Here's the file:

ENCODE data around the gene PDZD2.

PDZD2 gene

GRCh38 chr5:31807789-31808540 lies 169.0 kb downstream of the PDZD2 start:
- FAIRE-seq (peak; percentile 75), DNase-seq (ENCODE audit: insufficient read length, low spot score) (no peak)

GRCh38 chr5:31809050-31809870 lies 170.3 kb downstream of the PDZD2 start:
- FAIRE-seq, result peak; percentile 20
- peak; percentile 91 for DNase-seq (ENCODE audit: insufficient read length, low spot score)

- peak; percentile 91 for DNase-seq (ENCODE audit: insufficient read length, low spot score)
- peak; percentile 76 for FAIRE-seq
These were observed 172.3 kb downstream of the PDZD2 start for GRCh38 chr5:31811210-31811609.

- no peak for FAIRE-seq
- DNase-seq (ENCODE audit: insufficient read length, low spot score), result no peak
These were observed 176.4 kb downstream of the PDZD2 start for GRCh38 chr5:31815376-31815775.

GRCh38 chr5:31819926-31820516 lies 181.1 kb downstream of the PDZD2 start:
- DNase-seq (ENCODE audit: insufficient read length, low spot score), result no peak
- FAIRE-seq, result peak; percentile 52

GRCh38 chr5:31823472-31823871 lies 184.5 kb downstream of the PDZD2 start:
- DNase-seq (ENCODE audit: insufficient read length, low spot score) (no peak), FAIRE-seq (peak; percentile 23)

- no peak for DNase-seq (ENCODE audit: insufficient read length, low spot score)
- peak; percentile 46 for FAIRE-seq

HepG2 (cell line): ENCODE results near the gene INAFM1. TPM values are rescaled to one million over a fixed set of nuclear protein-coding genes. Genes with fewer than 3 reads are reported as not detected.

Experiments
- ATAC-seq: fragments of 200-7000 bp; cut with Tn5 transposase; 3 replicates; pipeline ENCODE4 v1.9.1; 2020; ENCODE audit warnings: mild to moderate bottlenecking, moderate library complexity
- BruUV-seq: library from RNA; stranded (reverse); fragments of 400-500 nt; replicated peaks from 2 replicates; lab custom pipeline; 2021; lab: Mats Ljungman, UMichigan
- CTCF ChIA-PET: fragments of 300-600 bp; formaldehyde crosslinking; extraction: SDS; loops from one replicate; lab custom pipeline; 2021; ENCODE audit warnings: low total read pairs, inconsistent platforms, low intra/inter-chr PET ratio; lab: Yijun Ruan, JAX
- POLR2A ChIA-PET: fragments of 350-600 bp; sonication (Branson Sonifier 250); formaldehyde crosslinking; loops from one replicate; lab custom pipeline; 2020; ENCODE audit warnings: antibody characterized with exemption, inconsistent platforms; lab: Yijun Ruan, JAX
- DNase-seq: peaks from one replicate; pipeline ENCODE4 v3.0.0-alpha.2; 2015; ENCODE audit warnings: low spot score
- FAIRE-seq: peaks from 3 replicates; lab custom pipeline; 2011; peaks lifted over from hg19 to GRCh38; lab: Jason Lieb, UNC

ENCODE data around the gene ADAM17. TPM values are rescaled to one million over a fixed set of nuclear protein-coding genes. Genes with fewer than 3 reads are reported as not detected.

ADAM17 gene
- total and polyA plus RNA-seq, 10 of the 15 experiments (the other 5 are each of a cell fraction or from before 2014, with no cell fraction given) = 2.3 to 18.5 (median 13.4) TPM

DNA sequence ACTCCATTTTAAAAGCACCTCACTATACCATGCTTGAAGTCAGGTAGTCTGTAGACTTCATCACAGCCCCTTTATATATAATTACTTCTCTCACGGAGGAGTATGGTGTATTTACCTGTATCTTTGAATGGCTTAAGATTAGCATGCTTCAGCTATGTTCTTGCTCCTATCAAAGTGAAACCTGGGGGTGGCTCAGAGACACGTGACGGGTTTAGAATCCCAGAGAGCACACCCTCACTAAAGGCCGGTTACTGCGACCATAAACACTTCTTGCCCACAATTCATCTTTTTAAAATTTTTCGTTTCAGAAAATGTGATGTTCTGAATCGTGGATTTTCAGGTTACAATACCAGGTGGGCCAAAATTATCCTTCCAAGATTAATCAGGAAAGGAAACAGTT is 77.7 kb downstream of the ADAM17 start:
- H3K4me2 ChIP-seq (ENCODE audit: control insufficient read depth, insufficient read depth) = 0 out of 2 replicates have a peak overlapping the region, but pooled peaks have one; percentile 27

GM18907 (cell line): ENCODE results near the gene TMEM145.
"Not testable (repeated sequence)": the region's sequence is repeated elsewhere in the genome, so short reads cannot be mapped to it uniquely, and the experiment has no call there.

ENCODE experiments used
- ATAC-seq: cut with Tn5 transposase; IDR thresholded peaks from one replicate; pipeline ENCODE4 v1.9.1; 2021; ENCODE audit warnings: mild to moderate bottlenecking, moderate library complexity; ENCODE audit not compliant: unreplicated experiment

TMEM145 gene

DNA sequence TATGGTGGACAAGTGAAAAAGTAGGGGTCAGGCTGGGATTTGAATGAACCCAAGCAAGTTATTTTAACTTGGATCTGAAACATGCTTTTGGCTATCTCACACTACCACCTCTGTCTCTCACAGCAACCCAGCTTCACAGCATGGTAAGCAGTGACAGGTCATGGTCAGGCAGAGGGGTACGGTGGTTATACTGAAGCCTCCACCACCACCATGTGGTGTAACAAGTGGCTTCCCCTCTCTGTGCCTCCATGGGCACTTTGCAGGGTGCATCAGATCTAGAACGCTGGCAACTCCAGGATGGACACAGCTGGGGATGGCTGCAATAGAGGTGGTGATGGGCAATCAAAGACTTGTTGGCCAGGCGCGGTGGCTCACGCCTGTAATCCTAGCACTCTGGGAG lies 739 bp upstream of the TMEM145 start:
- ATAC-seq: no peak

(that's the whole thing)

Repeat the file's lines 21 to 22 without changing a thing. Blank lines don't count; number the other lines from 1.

HepG2 (cell line): ENCODE results near the gene INAFM1. TPM values are rescaled to one million over a fixed set of nuclear protein-coding genes. Genes with fewer than 3 reads are reported as not detected.

Experiments